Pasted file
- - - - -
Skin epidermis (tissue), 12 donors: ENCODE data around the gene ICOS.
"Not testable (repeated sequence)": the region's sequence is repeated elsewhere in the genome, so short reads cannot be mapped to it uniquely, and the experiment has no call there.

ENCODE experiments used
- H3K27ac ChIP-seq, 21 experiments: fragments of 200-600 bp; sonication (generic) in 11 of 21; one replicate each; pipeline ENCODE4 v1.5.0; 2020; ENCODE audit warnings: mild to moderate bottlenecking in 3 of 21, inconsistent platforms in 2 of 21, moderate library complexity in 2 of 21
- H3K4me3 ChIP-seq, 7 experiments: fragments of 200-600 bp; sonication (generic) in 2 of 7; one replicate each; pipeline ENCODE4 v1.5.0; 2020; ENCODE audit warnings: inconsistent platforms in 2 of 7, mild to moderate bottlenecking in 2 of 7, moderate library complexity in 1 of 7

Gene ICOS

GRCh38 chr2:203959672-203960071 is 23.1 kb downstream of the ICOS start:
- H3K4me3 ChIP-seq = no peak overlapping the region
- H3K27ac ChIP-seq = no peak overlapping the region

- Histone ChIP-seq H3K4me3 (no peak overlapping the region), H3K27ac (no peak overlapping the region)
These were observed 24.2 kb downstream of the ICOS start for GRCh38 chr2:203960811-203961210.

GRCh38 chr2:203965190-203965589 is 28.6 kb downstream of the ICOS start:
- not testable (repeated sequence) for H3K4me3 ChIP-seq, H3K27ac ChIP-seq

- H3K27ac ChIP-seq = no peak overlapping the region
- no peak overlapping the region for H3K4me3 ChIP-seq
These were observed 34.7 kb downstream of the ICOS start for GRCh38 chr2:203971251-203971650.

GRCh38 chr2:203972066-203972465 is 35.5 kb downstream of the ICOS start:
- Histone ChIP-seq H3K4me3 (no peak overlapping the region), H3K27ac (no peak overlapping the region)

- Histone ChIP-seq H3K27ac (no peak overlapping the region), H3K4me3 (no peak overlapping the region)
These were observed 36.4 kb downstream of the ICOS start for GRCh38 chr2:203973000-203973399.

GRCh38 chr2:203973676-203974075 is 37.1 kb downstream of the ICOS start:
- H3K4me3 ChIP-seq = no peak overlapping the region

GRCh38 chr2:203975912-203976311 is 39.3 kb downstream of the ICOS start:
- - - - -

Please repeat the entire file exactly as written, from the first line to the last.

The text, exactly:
Skin epidermis (tissue), 12 donors: ENCODE data around the gene ICOS.
"Not testable (repeated sequence)": the region's sequence is repeated elsewhere in the genome, so short reads cannot be mapped to it uniquely, and the experiment has no call there.

ENCODE experiments used
- H3K27ac ChIP-seq, 21 experiments: fragments of 200-600 bp; sonication (generic) in 11 of 21; one replicate each; pipeline ENCODE4 v1.5.0; 2020; ENCODE audit warnings: mild to moderate bottlenecking in 3 of 21, inconsistent platforms in 2 of 21, moderate library complexity in 2 of 21
- H3K4me3 ChIP-seq, 7 experiments: fragments of 200-600 bp; sonication (generic) in 2 of 7; one replicate each; pipeline ENCODE4 v1.5.0; 2020; ENCODE audit warnings: inconsistent platforms in 2 of 7, mild to moderate bottlenecking in 2 of 7, moderate library complexity in 1 of 7

Gene ICOS

GRCh38 chr2:203959672-203960071 is 23.1 kb downstream of the ICOS start:
- H3K4me3 ChIP-seq = no peak overlapping the region
- H3K27ac ChIP-seq = no peak overlapping the region

- Histone ChIP-seq H3K4me3 (no peak overlapping the region), H3K27ac (no peak overlapping the region)
These were observed 24.2 kb downstream of the ICOS start for GRCh38 chr2:203960811-203961210.

GRCh38 chr2:203965190-203965589 is 28.6 kb downstream of the ICOS start:
- not testable (repeated sequence) for H3K4me3 ChIP-seq, H3K27ac ChIP-seq

- H3K27ac ChIP-seq = no peak overlapping the region
- no peak overlapping the region for H3K4me3 ChIP-seq
These were observed 34.7 kb downstream of the ICOS start for GRCh38 chr2:203971251-203971650.

GRCh38 chr2:203972066-203972465 is 35.5 kb downstream of the ICOS start:
- Histone ChIP-seq H3K4me3 (no peak overlapping the region), H3K27ac (no peak overlapping the region)

- Histone ChIP-seq H3K27ac (no peak overlapping the region), H3K4me3 (no peak overlapping the region)
These were observed 36.4 kb downstream of the ICOS start for GRCh38 chr2:203973000-203973399.

GRCh38 chr2:203973676-203974075 is 37.1 kb downstream of the ICOS start:
- H3K4me3 ChIP-seq = no peak overlapping the region

GRCh38 chr2:203975912-203976311 is 39.3 kb downstream of the ICOS start: